Colorado District Court Adopts Broad Definition of Whistleblower Under Dodd-Frank

The United States District Court for the District of Colorado recently joined the growing number of federal district courts that have adopted a broad definition of the term “whistleblower” under the Dodd-Frank Wall Street Reform and Consumer Protection Act (“Dodd-Frank”). On March 25, 2013, in the case of Genberg v. Porter, the Court advanced the cause of future whistleblowers by becoming the fourth federal district court to adopt a broader interpretation of whistleblowers under Dodd-Frank, although it dismissed the plaintiff’s Securities and Exchange Commission (“SEC”) whistleblower claims for other reasons.

The plaintiff in the case was Carl Genberg, formerly employed by the pharmaceutical company Ceragenix as a Senior Vice President for Research and Development. Genberg alleged that he was terminated for informing Ceragenix's upper-level management that Steven Porter, the company’s chief executive officer, had engaged in insider trading and that Ceragenix had violated several federal securities violations. The defendants in the lawsuit, Porter and other former executives at Ceragenix (the company has filed Chapter 11 bankruptcy making it judgment proof), argued that the company terminated Genberg for encouraging a friend who owned a large portion of company stock to contact the company’s Board of Directors about Genberg’s accusations, which the defendants argued constituted an attempt to coerce a hostile takeover of the company.

The Court first decided the threshold matter of Genberg’s motion to compel arbitration, dismissing it for failure to prove alter ego or third-party beneficiary status. The Court then examined Genberg’s claim of retaliation under the Dodd-Frank Act. Specifically, Genberg alleged that Porter and Jeffrey Sperber, another former Ceraganix executive, retaliated against him in violation of Dodd-Frank by failing to pay Genberg post-termination wages mandated by Genberg's employment contract. The defendants responded by arguing that (1) Genberg did not qualify as a “whistleblower” under Dodd-Frank because he did not provide information to the SEC; and, (2) Ceragenix's failure to pay Genberg's post-termination wages was not retaliation, it was the result of Ceragenix's bankruptcy proceedings.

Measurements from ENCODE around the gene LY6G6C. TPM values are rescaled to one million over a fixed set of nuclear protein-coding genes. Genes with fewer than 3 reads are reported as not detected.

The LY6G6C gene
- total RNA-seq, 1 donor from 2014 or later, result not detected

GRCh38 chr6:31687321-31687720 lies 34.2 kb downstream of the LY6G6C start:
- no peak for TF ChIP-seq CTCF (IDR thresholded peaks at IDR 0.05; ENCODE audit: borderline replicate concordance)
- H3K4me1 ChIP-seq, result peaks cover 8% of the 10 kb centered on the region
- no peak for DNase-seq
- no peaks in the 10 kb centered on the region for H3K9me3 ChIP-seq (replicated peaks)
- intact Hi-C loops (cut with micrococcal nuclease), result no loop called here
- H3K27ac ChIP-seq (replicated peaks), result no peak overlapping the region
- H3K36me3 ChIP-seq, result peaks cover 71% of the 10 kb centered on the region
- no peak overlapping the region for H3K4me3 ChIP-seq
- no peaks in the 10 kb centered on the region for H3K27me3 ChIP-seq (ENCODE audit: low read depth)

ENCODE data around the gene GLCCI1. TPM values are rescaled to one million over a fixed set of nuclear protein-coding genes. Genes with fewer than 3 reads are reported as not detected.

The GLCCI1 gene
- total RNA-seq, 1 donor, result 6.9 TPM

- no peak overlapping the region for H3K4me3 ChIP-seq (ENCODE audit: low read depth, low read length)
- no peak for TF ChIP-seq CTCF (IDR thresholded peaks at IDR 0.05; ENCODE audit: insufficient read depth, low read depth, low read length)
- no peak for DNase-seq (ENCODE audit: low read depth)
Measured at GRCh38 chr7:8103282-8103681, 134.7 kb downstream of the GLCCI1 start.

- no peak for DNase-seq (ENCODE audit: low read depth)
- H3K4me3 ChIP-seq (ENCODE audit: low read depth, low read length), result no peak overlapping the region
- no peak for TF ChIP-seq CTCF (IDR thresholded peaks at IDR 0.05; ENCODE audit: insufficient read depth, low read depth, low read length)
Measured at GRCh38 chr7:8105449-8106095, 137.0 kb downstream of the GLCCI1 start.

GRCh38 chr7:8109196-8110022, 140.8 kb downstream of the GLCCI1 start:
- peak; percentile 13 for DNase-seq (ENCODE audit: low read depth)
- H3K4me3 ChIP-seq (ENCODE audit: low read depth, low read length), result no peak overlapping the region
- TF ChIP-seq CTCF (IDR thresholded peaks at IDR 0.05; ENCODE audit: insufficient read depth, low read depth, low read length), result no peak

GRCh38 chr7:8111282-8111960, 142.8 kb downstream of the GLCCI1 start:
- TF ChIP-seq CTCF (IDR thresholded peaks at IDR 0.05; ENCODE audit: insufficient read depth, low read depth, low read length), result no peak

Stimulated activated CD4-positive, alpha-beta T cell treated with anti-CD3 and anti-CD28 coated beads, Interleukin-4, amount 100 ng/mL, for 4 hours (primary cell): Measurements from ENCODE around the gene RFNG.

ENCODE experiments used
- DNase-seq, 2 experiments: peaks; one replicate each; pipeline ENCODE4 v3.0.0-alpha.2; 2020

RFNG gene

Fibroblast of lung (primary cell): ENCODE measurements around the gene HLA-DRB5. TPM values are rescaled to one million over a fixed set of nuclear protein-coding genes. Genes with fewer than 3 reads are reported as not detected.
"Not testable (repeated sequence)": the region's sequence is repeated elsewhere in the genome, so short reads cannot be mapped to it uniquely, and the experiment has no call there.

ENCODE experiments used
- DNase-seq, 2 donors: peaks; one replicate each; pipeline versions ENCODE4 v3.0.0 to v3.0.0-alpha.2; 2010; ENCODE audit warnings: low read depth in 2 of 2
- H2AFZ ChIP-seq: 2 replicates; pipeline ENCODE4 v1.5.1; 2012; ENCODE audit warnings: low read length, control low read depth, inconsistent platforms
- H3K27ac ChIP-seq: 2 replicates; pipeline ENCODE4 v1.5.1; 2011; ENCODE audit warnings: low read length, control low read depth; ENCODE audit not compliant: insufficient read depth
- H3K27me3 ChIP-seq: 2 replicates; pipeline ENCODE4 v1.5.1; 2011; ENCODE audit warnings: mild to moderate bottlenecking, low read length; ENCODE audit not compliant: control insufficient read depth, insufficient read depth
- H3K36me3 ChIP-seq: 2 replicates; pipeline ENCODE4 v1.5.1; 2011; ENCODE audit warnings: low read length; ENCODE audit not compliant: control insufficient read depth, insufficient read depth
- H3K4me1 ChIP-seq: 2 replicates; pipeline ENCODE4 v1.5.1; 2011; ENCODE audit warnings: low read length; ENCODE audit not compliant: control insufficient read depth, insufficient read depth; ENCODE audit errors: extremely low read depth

While the Court ultimately agreed with the second contention made by the defendants, and dismissed the case for that reason, it held that Genberg qualified as a “whistleblower” under the Dodd-Frank Act because the term included not just employees who reported information to the SEC, but also employees who make internal disclosures that are “required or protected under the Sarbanes-Oxley Act of 2002.” Such a clarification is necessary because there exists some tension within the Dodd-Frank Act in that it appears to offer two conflicting definitions of the term “whistleblower” for the purposes of determining who is protected from retaliation by the Act.

Thus far, all four courts to consider the issue have adopted the broader interpretation. For an in-depth discussion about another court’s analysis of this conflict, see our blog post on the decision by the United States District Court for the District of Connecticut in the case of Kramer v. Trans-Lux Corp. In Kramer, the Court decided to adopt the broader interpretation largely on grounds of public policy – that the broader interpretation would more effectively enable courts to achieve the statute’s goals of “improve[ing] the accountability and transparency of the financial system.” In Genberg, on the other hand, the Court relied more heavily on the principles of statutory construction laid out by the Supreme Court in its 2001 decision in TRW Inc. v. Andrews: that a statute “ought, upon the whole, to be so construed that, if it can be prevented, no clause, sentence, or word shall be superfluous, void, or insignificant.” In this case, the Court held, adopting the more narrow definition of “whistleblower” would render the section extending whistleblower protections to employees who make SOX disclosures “inoperable and moot,” thus making it the disfavored construction.

Although the district court dismissed Genberg’s Dodd-Frank retaliation claim stemming from the company’s failure to make post-termination payments Genberg alleged he was due, Genberg’s Sarbanes-Oxley claim alleging that his termination was retaliatory survived the motion to dismiss, and he will be given the opportunity to continue to litigate that portion of his case.